SOME New Forest car parks could be shut as part of an ongoing high-profile recreation masterplan, a Brockenhurst councillor has warned.
Cllr Harry Oram was talking about the new recreation management strategy, which has been promoted as the first overhaul of the way activity in the district is controlled since the 1970s.
As reported in the A&T, it is being drawn up jointly by bodies including New Forest District Council, the national park authority, Hampshire County Council, Forestry Commission, the verderers, and Natural England.
Cllr Oram told Brockenhurst Parish Council the Forestry Commission (FC) was leading the review of the car parks, adding: “I do not know any of the details but it’s possible that some car parks will be enlarged, some will be made smaller and some will be closed.
“Those car parks were designed in the 1970s and at that time recreation was considered to be very important, and the conservation aspect of what was going to be done was never fully considered as the conservation lobby at the time was quite weak.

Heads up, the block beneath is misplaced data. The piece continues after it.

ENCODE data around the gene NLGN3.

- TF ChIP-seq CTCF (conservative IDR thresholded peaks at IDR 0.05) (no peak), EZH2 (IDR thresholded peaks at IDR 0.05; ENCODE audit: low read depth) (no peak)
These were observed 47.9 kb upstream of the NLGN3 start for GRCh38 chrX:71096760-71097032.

“But now the climate has changed. The conservationists will have a bigger say.”
The matter arose after two local residents attended the latest meeting and complained about cars being driven late at night in New Forest car parks and causing a nuisance and damage.
Cllr Oram said the FC had acknowledged it needed to “step up” its enforcement of local by-laws.
He also lamented the loss of the keepers in the Forest, pointing out they had worked unsociable hours.
Recently, NFDC cabinet member Cllr James Binns was forced to deny the recreation masterplan had “stalled” despite it being a year-and-a-half since work on it began.
An eight-week public consultation in 2017 attracted 1,500 responses but a draft version is yet to be published.
As reported in the A&T, research for the new strategy suggested there were currently more than 15-million recreational visits made to the national park each year.
Possible changes include shutting public toilets and tracks, and trying to divert people away from the most sensitive parts of the national park.